The news is full of new fluctuations on the home financing scene. Locking in your mortgage rate for 30 days when you’re purchasing an existing home is difficult, and locking in a permanent mortgage rate for the 12 to 18 months it may take for you to complete construction of your home is even more complex and expensive.

So what can you do if you’ve found your site and you’re ready to get started on permits and construction? Here are five alternative financing strategies I’ve helped a number of my clients to work out to make it through the current financing turmoil at the same time as they get their home built. You can use just one or any combination of them — but be sure you use an attorney and/or a realtor to draw up the contracts and fully understand deadlines and your responsibilities in each deal.

1. Lease option the land.
If you know you’re a year to 18 months from clearing all the tests and permits and actually starting to build, lease optioning the land is the best way to hoard your cash and control that site you love at the same time.

In today’s market, sellers — particularly land sellers — are having a difficult time finding buyers. Many of them simply take their property off the market. Those who are still selling are that wonderful find for buyers: motivated.

Lease options can cost as little as 1% of the purchase price you’ve negotiated. They involve a contract that says you agree to a deadline to pay the full purchase price (or the down payment, if you’ve also negotiated a seller carryback deal — see Strategy #2) by a certain deadline, or you lose your option money. This strategy works well for the seller, too, because:

• He or she doesn’t have to pay taxes on the option money until the contract is up, when it either becomes part of the purchase price or you decide against the project and lose the option payment.

• The contract usually calls for you to turn over all the tests and permit work you do to the seller, which can then be used on a sale to another customer.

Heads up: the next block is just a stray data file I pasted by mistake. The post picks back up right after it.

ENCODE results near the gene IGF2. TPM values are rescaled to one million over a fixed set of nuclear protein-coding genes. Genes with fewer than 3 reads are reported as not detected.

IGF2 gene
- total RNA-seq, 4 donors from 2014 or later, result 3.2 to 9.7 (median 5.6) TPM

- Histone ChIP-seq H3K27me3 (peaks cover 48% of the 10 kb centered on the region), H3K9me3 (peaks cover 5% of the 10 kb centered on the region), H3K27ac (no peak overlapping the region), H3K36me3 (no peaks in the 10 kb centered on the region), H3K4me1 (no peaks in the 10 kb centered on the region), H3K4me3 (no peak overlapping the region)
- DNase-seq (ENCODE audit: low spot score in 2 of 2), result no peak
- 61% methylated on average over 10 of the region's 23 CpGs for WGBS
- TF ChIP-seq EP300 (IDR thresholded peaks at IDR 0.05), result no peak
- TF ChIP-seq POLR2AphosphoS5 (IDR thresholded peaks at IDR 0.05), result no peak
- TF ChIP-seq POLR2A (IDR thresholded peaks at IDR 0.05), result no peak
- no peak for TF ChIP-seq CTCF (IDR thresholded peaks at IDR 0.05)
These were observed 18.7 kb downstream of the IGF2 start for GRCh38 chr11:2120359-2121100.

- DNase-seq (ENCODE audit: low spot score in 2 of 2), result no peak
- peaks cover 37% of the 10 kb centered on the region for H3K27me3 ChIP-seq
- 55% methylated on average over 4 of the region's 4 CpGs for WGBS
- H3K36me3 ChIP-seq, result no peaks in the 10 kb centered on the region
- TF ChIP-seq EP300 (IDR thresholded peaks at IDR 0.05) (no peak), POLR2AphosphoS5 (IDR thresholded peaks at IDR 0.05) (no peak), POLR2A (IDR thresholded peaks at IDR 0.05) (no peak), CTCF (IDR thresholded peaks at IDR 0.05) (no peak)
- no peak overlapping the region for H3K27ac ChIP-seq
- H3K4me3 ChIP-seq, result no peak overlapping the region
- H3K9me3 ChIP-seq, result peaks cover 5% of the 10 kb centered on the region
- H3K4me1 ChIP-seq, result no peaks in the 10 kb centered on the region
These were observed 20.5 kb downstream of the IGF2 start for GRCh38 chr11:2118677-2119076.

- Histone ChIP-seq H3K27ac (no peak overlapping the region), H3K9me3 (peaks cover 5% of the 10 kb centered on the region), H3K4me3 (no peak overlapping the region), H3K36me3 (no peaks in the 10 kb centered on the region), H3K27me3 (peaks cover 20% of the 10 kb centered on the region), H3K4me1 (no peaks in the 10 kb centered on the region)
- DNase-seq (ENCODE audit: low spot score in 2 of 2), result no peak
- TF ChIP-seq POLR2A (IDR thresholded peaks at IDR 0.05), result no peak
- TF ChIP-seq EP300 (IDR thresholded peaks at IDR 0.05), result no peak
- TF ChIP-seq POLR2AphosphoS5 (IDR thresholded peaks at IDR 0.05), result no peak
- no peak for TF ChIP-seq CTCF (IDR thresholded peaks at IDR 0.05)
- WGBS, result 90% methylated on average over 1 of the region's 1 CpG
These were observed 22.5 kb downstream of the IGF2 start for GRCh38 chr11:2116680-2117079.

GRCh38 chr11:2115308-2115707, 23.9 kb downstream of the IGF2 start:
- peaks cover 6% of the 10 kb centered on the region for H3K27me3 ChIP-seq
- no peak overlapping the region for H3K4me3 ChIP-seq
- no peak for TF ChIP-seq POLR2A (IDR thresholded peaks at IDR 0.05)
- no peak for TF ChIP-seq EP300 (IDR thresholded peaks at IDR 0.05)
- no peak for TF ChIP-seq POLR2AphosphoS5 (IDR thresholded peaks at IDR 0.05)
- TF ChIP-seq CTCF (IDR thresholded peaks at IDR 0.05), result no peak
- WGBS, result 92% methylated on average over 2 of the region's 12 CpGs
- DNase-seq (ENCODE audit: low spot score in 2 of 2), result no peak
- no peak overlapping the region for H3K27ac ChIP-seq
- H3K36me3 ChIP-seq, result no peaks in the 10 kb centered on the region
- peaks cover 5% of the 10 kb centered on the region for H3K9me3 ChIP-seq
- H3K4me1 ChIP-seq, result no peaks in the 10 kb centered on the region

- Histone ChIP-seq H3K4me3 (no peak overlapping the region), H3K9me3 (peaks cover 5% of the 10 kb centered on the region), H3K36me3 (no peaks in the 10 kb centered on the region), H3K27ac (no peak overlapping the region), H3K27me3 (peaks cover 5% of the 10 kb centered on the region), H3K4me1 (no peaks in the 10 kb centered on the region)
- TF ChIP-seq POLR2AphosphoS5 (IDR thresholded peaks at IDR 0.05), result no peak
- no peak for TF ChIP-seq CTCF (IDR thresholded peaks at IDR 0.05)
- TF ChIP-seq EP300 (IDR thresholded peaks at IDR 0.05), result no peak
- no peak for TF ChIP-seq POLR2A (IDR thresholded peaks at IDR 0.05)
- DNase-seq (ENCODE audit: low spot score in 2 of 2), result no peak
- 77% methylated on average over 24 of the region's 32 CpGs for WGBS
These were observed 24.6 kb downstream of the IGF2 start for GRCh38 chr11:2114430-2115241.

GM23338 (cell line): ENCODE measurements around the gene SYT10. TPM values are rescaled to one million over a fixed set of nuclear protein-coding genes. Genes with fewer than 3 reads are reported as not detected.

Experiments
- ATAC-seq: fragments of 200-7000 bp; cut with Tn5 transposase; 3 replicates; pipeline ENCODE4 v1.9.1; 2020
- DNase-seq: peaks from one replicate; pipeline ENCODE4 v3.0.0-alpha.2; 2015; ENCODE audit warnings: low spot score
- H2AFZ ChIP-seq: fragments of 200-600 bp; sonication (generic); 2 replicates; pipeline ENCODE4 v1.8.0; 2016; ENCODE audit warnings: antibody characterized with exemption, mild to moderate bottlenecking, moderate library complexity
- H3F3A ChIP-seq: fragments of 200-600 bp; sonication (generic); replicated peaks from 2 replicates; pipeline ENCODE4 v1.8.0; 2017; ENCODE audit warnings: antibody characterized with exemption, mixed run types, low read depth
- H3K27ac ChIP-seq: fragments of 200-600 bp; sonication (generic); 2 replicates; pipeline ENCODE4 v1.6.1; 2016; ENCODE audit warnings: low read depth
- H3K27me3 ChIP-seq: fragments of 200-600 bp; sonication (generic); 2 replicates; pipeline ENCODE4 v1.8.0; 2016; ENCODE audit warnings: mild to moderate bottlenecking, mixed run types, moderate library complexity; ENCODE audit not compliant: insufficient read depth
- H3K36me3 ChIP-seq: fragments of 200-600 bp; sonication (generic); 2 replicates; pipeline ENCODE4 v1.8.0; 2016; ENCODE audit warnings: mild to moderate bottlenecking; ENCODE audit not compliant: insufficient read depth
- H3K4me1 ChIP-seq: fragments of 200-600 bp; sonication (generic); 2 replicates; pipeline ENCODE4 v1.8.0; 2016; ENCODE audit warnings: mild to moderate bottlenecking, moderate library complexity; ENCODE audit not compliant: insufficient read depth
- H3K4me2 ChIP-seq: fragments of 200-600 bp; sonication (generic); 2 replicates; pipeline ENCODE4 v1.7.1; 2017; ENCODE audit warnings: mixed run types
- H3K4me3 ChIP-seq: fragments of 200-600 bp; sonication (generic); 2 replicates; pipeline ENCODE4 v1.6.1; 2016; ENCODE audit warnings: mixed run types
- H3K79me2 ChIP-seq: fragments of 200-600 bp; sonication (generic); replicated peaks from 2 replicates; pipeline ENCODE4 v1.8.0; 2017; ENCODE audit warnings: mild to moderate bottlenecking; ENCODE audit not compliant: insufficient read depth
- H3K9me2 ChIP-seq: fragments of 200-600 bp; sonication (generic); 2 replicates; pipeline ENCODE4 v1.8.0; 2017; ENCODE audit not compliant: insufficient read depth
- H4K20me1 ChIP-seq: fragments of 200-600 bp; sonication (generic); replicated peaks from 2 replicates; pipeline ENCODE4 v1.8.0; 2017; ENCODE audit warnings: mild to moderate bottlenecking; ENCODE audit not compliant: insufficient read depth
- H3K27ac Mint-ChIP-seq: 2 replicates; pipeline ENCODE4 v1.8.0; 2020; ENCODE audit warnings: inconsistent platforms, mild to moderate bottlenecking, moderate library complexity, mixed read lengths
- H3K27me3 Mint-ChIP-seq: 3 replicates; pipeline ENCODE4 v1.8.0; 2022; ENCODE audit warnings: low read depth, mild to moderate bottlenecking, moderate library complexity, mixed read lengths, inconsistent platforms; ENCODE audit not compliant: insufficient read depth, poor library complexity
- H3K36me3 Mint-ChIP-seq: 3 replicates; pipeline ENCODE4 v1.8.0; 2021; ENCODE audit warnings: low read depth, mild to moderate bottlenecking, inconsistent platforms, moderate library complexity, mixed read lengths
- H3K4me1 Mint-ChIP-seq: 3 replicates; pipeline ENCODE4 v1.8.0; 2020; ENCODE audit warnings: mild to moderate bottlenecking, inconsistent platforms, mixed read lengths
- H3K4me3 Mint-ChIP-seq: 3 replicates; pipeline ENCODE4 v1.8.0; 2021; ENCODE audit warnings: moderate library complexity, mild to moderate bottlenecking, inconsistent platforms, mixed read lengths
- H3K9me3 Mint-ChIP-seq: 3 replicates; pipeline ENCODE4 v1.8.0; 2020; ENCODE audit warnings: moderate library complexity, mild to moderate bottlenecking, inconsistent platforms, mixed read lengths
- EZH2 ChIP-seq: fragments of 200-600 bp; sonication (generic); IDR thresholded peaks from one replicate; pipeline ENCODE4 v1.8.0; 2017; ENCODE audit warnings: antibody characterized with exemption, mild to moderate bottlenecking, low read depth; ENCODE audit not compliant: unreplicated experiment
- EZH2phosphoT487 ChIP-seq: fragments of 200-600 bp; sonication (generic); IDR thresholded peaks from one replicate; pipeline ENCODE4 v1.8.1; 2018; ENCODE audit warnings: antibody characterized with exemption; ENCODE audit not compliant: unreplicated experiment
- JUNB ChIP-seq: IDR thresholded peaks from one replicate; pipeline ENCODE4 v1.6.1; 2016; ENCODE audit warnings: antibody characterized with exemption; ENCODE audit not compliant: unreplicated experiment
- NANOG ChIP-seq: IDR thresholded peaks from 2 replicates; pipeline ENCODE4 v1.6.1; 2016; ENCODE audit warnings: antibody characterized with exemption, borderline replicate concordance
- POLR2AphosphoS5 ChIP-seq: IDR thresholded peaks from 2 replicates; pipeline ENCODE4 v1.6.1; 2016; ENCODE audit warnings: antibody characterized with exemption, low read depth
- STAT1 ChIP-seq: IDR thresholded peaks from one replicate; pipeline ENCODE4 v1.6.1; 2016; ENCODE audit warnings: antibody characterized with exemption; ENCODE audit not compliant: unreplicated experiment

2. Seller carryback financing.
While you’re discussing the lease option, talk to the seller about seller carryback financing. If you’re able to come up with a 20-25% down payment, and you can provide the seller with bank references and a good FICO credit report, sellers should seriously consider carrying back the rest of your price at a bottom-of-the-market interest rate and a slightly top-of-the-market price because:

• It will get the seller a better price, which is taxed at capital gains rates.

• If the seller is paid off “in installments” over two or more years, he or she often saves on taxes because the installments may put him or her in a lower tax bracket.

3. Credit card financing.
Check out the cash limits and terms on your credit cards. Many are still offering ultra-cheap cash advances for a year down the road. If you are doing most or all the work yourself, the first summer or even the first two summers may be spent on infrastructure and foundation. These items take a good deal of time, and — if you’re hiring contractors — can be quite expensive, but if you and your family are doing the labor, credit card financing will be by far the cheapest way to finance this stage.

4. Take out a second mortgage or a home equity line of credit on your current home.
Once you’re to the point of the actual log-home construction, however, the cost of your materials package is often too big for most credit card accounts. The cost of a second or a home equity line on your current home is usually at a lower rate and easier to get than a construction loan on your log home.

It’s practically impossible to get a second loan from any lender except the lender holding your first mortgage, but you can still comparison shop for a home equity line of credit. Talk to a couple of other home equity lines of credit lenders on their rates and terms. And double-check with log home lenders to see what they can do for you in your situation, too.

5. Refinance your current home mortgage.
This strategy is much like strategy #4, but it’s used in different situations:

• Your existing home mortgage has a rate that’s higher or equal to current first mortgage rates.

• Your existing home mortgage is a fairly small amount, and the monthly payment of the first plus the payment on a second and/or a homeowner line of credit comes more than the monthly on a refinanced amount. Always have your lender help you do monthly payment math.

• Origination costs on a refinance are close to the same as what you’ll pay on a second or a line of credit. Again, have your lender help you do the math. Origination fees can vary enormously between lenders and between strategy #4 and strategy #5.

• You intend to sell your existing home and move into your new log home, once construction is complete. Again, when that moment comes, you’ll own your new home free and clear — talk about a win/win strategy!

 

Shari Steiner is a licensed real estate broker, a speaker and the co-author of Steiners Complete How-to-Talk Mortgage Talk and Steiners Complete How to Move Handbook. You can find out more or ask her questions on her www.movedoc.com website.

This article ran longer and with more detail in the January 2008 issue of Country’s Best Log Homes.